Thinking Clearly about the COVID Response | National Review

Thinking Clearly about the COVID Response | National Review


Police officers check the COVID vaccination status of shoppers after the Austrian government imposed a lockdown on roughly two million people who are not fully vaccinated in Vienna, Austria, November 16, 2021. (Lisi Niesner/Reuters)

When COVID hit, most political leaders went all in for measures to stop the spread, without considering the collateral damage such measures might cause. Since then, they have only become more eager to use coercion, even though it is evidently not working. That’s what you’d expect from politicians–if they don’t work at first, the solution must be to ratchet up the use of force until they do.

David Cayley, in an essay that’s more than a year old but as pertinent as the day he wrote it, points out the failure of politicians to think through the totality of the public health problem. He regards the COVID reaction as a catastrophe:

Consider just a preliminary sketch of the consequences. There has been widespread and potentially fatal loss of livelihood throughout the world, especially amongst economically marginal groups. Businesses that have taken years to build have been destroyed. Suicide, depression, addiction and domestic violence have all increased. Public debt has swelled to potentially crippling proportions.  The performing arts have been devastated. Precious “third places” that sustain conviviality have closed. Fear has been sown between people. Homelessness has grown to the point where some downtown Toronto parks have begun to resemble the hobo camps of the 1930’s. There have been surges in other diseases that have gone untreated due to COVID preoccupation. Many formerly face-to-face interactions have been virtualized, and this change threatens, in many cases, to become permanent – it seems, for example, that “leading universities” like Harvard and U.C. Berkeley have enthusiastically adopted on-line teaching in the hopes of franchising their expertise in future. The list goes on. Is this a worthwhile price to pay to avert illness amongst healthy people who could for the most part have sustained the illness? The question, by and large, has not even been asked.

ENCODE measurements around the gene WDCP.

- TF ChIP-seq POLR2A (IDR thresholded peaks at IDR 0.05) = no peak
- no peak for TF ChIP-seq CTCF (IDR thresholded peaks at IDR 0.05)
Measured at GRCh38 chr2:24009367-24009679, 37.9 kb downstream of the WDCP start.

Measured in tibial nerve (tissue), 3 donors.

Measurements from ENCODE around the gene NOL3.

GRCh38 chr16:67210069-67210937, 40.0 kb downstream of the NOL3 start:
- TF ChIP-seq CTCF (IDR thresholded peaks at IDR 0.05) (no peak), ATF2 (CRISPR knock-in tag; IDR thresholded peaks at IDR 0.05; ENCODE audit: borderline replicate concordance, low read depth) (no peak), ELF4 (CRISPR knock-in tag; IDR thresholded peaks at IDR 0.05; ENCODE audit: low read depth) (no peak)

When has a government official ever said, “I was wrong. My policy did more harm than good. I’m sorry. I resign”?

George Leef is the the director of editorial content at the James G. Martin Center for Academic Renewal.





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About the Author

Tony Beasley
Tony Beasley writes for the Local News, US and the World Section of ANH.